Helicobacter pylori (H. pylori) infects approximately 50% of the global population, with a wide variation between regions and countries. Prevalence is highest in Africa, Latin America, and Asia, but lowest in Northern Europe and Northern America, preciselly the regions with a highest prevalence of EoE. Therefore, an inverse association between… Read More
Schlag C, Miehlke S, Heiseke A et al. Peripheral blood eosinophils and other non-invasive biomarkers can monitor treatment response in eosinophilic esophagitis. Aliment Pharmacol Ther 2015;42(9):1122-30.
Non or minimally invasive methods for monitoring the treatment response in EoE are largely desired, but at the moment only structured endoscopical and histological examination of the oesophagus provides accurate and reliable assessment.
Blood and serum samples from adult EoE patients participating in a randomized controlled trial with topic budesonide were compared before and after achieving disease remission in order to identify changes in potencial peripheral markers of the disease. Absolute blood eosinophil count, serum-CCL-17, eotaxin-3, eosinophil cationic protein and mast cell tryptase all dignificantly decrease in EoE patients after budesonide but not in those under placebo.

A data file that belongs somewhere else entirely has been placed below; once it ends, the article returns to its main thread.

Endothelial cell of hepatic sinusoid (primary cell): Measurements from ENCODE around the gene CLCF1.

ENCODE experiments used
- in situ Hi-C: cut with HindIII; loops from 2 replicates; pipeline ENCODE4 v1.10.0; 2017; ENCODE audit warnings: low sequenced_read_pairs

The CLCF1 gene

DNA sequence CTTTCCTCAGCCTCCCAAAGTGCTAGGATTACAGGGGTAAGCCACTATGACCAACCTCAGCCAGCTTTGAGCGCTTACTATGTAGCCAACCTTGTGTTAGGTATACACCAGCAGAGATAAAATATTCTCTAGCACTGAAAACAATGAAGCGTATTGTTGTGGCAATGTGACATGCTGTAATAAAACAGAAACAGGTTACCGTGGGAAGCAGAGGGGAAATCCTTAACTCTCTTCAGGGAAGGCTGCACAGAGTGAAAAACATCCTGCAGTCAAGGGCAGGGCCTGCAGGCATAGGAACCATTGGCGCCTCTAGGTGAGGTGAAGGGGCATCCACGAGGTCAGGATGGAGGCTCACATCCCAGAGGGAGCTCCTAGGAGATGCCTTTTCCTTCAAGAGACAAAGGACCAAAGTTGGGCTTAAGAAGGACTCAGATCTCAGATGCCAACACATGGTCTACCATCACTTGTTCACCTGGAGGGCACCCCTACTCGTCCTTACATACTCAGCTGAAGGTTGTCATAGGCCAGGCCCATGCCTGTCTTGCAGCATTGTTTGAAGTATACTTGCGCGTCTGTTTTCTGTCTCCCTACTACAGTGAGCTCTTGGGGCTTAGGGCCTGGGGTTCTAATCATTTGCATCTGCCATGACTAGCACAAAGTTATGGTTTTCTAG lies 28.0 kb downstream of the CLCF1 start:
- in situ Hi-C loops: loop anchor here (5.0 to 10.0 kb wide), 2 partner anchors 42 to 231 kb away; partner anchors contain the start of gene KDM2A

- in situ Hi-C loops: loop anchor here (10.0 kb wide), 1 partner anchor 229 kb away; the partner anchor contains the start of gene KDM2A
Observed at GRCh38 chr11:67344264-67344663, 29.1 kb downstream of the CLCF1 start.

Absolute blood eosinophil count significantly correlated with esophageal eosinophil density before (Sperman rho = 0.28) and after (Spearman rho = 0.42) treatment, but ROC-AUC showed a moderate diagnostic yield (0.754; 95% CI: 0.617-0.891). A cut-off point of 300 eos/mm3 provided a sensitivity of 88% but a suboptimal specificity of only 56%.
According to the authors, this research cannot draw conclusions whether these biomarkers can be used for diagnostic purposes in EoE patients, but suggests that a decrease of the number of peripheral blood eosinophils could indicate a successful treatment
response to topical corticosteroid therapy in EoE.
More information at: http://www.ncbi.nlm.nih.gov/pubmed/26314389